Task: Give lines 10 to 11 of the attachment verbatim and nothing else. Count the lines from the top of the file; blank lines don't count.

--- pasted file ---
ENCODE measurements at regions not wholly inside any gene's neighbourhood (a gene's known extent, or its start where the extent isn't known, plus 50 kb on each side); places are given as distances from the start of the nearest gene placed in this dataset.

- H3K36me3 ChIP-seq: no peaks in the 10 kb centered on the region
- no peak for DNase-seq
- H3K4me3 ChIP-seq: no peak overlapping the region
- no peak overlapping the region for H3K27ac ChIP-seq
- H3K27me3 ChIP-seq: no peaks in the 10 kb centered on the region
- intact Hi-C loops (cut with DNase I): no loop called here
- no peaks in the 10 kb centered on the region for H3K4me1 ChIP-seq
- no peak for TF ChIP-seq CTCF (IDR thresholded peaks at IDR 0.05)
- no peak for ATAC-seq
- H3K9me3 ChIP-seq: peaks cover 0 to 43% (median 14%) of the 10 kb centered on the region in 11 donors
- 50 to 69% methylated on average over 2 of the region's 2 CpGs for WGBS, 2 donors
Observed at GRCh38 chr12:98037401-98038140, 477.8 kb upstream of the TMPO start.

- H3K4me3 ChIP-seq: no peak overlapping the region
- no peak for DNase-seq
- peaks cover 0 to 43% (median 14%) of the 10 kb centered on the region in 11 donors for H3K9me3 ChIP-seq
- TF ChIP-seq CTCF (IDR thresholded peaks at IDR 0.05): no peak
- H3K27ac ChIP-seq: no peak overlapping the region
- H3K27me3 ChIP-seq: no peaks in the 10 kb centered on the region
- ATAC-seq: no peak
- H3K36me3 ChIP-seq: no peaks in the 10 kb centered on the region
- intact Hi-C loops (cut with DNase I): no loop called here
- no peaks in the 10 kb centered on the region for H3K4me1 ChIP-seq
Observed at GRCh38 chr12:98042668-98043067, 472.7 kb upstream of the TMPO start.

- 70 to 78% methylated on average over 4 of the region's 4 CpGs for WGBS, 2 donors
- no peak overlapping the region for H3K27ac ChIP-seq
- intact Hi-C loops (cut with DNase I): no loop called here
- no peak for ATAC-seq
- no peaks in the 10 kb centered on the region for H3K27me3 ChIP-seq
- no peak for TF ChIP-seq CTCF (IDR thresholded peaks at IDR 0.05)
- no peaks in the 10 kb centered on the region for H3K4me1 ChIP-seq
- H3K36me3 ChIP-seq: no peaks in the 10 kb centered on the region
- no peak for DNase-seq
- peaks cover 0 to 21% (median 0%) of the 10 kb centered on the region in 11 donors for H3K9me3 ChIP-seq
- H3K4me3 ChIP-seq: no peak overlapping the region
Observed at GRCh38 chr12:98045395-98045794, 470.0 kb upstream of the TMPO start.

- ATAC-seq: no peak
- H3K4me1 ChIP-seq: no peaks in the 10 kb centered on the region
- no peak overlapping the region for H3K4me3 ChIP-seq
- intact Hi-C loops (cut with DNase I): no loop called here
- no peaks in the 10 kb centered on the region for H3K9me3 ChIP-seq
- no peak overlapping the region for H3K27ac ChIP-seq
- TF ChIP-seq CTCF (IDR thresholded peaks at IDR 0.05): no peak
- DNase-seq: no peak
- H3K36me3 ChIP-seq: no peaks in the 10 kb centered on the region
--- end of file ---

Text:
- no peak for ATAC-seq
- H3K9me3 ChIP-seq: peaks cover 0 to 43% (median 14%) of the 10 kb centered on the region in 11 donors